Friday, January 20, 2017

The Invisible Hand Which Conducts the Affairs of Men

Inauguration Day 2017 brings a new president to deliver a speech to the American people. The words will be scrutinized, analyzed, accepted or denied as relevant and proper for the time. The message will carry hope for some and discouragement for others. This marks the fifty-eighth speech by a newly elected or re-elected president. Here’s an excerpt from speech number one, given on April 30, 1789, by our first president:

Such being the impressions under which I have, in obedience to the public summons, repaired to the present station, it would be peculiarly improper to omit in this first official act my fervent supplications to that Almighty Being who rules over the universe, who presides in the councils of nations, and whose providential aids can supply every human defect, that His benediction may consecrate to the liberties and happiness of the people of the United States a Government instituted by themselves for these essential purposes, and may enable every instrument employed in its administration to execute with success the functions allotted to his charge. In tendering this homage to the Great Author of every public and private good, I assure myself that it expresses your sentiments not less than my own, nor those of my fellow-citizens at large less than either. No people can be bound to acknowledge and adore the Invisible Hand which conducts the affairs of men more than those of the United States.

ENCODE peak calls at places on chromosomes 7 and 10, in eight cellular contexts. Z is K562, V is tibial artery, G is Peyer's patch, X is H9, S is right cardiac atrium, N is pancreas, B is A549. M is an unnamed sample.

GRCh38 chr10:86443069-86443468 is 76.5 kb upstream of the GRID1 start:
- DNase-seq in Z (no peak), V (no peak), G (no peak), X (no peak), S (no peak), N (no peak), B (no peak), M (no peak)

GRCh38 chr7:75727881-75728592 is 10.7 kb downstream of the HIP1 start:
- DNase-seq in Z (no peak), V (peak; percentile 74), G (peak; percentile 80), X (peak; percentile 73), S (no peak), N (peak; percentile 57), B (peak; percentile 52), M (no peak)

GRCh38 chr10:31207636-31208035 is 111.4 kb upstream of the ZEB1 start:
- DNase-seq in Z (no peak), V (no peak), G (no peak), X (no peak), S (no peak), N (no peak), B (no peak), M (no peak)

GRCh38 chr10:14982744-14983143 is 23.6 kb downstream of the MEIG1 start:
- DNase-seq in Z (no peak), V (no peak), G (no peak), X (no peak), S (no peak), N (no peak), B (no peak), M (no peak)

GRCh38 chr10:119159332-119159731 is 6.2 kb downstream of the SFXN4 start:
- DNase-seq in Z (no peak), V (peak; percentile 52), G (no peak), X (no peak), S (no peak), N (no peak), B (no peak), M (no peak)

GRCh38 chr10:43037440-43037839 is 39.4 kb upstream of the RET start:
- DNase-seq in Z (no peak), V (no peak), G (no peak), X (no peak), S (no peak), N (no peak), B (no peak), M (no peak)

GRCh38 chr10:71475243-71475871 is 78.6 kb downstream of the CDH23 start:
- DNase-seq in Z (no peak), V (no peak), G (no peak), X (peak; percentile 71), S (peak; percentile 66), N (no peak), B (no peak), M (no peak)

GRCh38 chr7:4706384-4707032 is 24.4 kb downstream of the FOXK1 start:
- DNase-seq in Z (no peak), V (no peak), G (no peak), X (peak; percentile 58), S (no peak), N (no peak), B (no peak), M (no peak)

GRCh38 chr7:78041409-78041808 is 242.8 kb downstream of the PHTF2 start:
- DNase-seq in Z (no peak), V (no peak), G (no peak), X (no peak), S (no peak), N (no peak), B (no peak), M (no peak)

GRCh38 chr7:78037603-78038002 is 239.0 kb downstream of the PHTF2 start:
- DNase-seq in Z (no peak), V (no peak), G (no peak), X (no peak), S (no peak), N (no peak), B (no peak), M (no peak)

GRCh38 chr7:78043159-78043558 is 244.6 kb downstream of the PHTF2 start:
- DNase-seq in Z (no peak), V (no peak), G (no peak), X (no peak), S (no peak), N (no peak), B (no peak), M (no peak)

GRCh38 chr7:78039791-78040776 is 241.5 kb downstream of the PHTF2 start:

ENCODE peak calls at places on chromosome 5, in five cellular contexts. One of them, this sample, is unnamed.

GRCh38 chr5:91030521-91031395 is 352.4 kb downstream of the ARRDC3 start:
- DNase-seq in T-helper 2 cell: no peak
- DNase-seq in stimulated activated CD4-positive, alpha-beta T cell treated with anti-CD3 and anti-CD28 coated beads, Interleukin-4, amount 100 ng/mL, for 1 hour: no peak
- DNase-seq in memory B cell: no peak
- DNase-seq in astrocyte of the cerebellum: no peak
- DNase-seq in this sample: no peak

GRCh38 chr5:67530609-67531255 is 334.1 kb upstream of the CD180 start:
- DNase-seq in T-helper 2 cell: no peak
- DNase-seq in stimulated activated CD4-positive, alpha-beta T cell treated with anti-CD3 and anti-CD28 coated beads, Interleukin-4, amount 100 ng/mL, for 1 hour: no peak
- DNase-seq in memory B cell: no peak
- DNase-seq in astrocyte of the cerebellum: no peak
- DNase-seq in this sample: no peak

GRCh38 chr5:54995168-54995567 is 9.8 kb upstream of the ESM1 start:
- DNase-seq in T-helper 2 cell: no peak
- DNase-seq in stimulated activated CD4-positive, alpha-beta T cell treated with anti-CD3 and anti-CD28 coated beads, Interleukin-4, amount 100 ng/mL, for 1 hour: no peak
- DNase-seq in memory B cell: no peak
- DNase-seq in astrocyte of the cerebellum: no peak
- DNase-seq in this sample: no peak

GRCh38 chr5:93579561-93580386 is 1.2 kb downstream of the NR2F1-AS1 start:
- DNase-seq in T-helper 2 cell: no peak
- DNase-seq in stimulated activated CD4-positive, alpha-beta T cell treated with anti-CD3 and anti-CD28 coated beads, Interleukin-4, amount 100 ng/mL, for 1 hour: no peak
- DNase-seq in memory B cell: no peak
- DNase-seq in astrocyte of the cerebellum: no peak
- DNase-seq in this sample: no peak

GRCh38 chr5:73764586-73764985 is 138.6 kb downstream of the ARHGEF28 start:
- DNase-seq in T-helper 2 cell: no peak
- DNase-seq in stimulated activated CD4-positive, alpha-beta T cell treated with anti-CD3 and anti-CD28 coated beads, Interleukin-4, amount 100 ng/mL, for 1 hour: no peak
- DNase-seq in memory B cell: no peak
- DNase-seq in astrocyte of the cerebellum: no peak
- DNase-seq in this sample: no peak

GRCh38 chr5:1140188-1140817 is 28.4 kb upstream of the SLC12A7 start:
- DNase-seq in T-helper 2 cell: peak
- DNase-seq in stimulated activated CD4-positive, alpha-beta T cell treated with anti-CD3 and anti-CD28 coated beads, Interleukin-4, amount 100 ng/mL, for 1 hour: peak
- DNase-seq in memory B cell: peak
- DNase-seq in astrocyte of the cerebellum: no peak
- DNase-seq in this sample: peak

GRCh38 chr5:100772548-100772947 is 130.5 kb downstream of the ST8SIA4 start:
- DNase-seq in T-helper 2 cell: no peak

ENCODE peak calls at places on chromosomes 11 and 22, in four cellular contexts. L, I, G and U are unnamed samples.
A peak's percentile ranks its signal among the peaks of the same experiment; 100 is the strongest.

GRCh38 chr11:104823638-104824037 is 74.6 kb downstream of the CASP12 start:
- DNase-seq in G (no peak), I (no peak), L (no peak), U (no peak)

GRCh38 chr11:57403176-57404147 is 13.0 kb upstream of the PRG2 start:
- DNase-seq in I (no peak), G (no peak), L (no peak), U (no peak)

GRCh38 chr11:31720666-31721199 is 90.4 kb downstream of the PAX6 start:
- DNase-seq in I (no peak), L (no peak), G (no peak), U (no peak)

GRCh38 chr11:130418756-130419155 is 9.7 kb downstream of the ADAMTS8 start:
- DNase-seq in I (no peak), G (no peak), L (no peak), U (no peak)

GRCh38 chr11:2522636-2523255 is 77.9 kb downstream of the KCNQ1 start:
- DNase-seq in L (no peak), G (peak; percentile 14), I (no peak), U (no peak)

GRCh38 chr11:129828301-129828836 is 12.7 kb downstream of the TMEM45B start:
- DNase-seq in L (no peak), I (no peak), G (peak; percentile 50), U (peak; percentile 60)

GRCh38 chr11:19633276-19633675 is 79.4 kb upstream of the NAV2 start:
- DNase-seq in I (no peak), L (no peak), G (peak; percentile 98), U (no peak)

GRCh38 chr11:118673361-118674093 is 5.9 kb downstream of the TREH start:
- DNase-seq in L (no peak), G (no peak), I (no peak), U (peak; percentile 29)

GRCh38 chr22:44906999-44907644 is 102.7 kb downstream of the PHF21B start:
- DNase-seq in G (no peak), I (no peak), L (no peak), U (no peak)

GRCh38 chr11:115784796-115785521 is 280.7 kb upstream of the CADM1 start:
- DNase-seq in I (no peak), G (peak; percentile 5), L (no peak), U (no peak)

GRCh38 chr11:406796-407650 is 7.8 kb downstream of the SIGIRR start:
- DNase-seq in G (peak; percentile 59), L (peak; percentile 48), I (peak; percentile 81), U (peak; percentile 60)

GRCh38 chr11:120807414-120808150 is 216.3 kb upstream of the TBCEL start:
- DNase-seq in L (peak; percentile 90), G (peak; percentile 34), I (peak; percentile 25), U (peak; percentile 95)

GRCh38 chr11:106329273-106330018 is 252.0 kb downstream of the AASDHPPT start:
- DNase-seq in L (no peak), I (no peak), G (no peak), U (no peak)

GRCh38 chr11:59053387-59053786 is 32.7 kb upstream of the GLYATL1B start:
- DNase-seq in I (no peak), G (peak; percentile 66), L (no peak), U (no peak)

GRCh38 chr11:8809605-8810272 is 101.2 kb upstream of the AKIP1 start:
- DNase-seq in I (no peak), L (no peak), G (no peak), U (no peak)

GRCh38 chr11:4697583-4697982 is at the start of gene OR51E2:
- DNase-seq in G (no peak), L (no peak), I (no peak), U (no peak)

This passage is included in the second paragraph of Washington’s very long, literary speech. Upon his re-election, the inaugural offering was in its entirety thirty-one words shorter than this one excerpt. Nothing else to say? New speech writer? Less reliance on that Almighty Being. I’ll leave that to the historians.

The next president moved the acknowledgement of God to the end of his speech, and there it remained in several future speeches. Here are the words John Adams spoke on Inauguration Day, March 4, 1797:

And may that Being who is supreme over all, the Patron of Order, the Fountain of Justice, and the Protector in all ages of the world of virtuous liberty, continue His blessing upon this nation and its Government and give it all possible success and duration consistent with the ends of His providence.

From Thomas Jefferson, March 4, 1801: